The Dog and Duck
PEOPLE have asked us 'Don't you have a dog? We thought you'd have one. What a shame when you live right next to the woods.'
Some people seem to think that you're not allowed to visit the countryside unless you've got the excuse of taking a dog for a walk. Don't get me wrong, I like dogs. My father always kept a gundog;
What I like about walking in the country with a dog is the opportunity it gives me to imagine the world seen through its eyes (and to imagine the world of scents revealed to its nose). Dogs find trails and signs and paths through the undergrowth that are full of interest to them, but mean nothing to me.
- Tip, the black labrador, was a wild character who eventually got run-over while chasing another dog
- Rinti, our next dog, was a golden labrador with a gentle temperament. He was much more a family pet, but he didn't like getting his feet wet. When my father was out shooting, if they came to a stream, Rinti would head back to the car, however much my father called and whistled to him. This was embarrassing, because the other rough, tough dogs on the shoot would be splashing about with enthusiasm.
- Vache a liver and white springer spaniel, was intelligent with big feet that soon got muddy and ears that collected burrs as he delved through the undergrowth. If we were ever to have to have a dog, I think it would have to be a spaniel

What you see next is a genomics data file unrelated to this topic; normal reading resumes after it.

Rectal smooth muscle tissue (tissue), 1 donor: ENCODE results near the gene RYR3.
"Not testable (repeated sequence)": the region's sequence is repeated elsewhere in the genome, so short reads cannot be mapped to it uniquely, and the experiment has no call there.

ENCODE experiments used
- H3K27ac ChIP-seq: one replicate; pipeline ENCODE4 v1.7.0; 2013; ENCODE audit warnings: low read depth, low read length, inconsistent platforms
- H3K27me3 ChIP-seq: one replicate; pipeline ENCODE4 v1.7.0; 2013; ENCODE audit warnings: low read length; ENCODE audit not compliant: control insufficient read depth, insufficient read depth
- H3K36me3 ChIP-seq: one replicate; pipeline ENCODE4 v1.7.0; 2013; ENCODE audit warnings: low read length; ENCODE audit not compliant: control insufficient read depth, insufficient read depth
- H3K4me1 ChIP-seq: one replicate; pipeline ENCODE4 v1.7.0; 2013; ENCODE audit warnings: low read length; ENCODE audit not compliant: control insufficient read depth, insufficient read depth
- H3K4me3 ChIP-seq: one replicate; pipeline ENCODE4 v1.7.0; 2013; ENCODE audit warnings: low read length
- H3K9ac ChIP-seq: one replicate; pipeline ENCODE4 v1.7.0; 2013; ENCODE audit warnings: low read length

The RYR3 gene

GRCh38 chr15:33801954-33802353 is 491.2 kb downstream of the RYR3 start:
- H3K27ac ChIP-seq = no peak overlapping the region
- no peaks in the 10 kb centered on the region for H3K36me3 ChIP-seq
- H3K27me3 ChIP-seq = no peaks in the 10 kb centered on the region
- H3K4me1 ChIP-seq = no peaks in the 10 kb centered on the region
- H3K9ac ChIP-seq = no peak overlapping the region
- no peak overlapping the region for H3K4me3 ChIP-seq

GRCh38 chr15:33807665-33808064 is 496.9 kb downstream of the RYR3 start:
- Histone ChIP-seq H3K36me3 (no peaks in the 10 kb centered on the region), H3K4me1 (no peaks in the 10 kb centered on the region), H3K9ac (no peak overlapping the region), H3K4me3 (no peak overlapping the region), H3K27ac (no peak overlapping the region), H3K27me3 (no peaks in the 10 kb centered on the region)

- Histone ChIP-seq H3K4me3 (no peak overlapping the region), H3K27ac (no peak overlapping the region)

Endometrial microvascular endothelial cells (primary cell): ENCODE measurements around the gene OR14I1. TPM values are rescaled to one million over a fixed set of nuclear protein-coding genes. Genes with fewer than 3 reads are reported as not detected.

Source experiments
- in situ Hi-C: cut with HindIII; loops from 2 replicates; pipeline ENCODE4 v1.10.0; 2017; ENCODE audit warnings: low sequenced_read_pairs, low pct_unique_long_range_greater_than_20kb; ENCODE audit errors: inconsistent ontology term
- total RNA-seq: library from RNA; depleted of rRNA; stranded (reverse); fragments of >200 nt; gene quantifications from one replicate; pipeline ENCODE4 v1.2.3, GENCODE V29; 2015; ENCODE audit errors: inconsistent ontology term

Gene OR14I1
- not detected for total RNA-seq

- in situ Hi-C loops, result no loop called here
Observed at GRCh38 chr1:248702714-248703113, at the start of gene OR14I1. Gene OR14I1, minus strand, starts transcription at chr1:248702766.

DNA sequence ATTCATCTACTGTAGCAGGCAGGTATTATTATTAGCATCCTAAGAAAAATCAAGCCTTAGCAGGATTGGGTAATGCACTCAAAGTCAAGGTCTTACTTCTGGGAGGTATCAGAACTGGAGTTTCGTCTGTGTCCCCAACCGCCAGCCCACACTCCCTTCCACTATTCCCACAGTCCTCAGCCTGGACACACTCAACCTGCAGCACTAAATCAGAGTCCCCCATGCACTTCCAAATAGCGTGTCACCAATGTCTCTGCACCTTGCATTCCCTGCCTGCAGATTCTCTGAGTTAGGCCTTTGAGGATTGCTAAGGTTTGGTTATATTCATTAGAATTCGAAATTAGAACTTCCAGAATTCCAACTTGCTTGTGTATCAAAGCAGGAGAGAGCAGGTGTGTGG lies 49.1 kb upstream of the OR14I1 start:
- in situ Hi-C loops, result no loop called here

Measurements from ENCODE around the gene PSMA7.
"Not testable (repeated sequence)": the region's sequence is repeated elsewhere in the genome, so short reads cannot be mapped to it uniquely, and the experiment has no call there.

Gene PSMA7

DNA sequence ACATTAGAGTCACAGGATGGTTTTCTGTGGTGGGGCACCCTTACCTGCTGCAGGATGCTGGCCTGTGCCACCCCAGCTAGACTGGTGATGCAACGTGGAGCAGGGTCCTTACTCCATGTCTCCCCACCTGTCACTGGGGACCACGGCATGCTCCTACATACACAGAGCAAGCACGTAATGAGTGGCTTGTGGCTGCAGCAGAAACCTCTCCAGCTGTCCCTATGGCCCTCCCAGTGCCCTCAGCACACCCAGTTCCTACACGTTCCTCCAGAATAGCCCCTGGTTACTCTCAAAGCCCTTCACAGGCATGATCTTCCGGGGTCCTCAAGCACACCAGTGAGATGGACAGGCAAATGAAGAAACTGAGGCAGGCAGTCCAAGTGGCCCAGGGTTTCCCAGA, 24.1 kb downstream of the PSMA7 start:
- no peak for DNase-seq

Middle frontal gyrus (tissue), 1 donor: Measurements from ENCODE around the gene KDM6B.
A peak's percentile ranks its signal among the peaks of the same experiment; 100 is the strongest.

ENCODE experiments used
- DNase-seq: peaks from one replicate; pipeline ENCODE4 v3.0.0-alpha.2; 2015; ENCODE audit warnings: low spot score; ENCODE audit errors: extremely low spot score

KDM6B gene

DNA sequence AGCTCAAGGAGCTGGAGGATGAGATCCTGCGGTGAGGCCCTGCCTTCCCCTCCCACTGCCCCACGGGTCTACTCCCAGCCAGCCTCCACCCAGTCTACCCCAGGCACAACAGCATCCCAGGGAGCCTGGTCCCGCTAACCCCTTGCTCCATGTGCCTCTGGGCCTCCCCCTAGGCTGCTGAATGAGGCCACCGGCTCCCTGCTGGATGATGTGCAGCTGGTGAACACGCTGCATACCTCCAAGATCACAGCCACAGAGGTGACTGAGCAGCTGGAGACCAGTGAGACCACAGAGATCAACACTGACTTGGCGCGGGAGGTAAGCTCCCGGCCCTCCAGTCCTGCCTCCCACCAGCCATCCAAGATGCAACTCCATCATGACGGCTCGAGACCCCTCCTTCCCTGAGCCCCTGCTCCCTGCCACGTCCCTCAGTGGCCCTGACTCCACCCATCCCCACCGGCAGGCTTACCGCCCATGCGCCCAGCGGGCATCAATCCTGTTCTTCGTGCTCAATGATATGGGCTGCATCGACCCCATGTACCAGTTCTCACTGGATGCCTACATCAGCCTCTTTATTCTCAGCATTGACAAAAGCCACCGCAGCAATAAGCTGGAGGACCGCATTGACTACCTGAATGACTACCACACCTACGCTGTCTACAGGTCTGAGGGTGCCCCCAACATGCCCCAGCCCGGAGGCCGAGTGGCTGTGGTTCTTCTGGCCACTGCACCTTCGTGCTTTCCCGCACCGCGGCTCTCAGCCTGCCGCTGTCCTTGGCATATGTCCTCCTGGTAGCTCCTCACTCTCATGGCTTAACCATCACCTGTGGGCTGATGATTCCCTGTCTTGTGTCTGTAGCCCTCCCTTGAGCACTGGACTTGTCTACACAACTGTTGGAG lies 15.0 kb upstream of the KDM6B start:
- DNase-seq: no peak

What I don't like about walking with the average dog is the constant worry about what it is going to get up to next.
This afternoon we were followed on our short walk through the woods by Kim, the dog who thinks he's a duck. He'd already enjoyed diving in a deeper part of the stream created by children who had made a makeshift dam. He's built like an old seadog, like a keg of rum on slightly bowed-legs. Still wet, he was galloping along in front of us, then back to his owner, behind us, as we negotiated a steep narrow path. After he'd done this a couple of times we stood back to let his owner get past us.
Next he was swimming in the dam. The ducks were looking puzzled rather than alarmed. He dog-paddled in circles between the islands, like a keep-fit enthusiast determined to swim his quota of lengths, oblivious to the calls of his owner.
As we left the wood we could still hear her shouts echoing through the valley;
'Kim! Kim! Right, I'm going now Kim, goodbye Kim!
'KIM! KIM! I'M GO - ING . . .'
No, much as I like dogs, I love the peace of being alone with nature.
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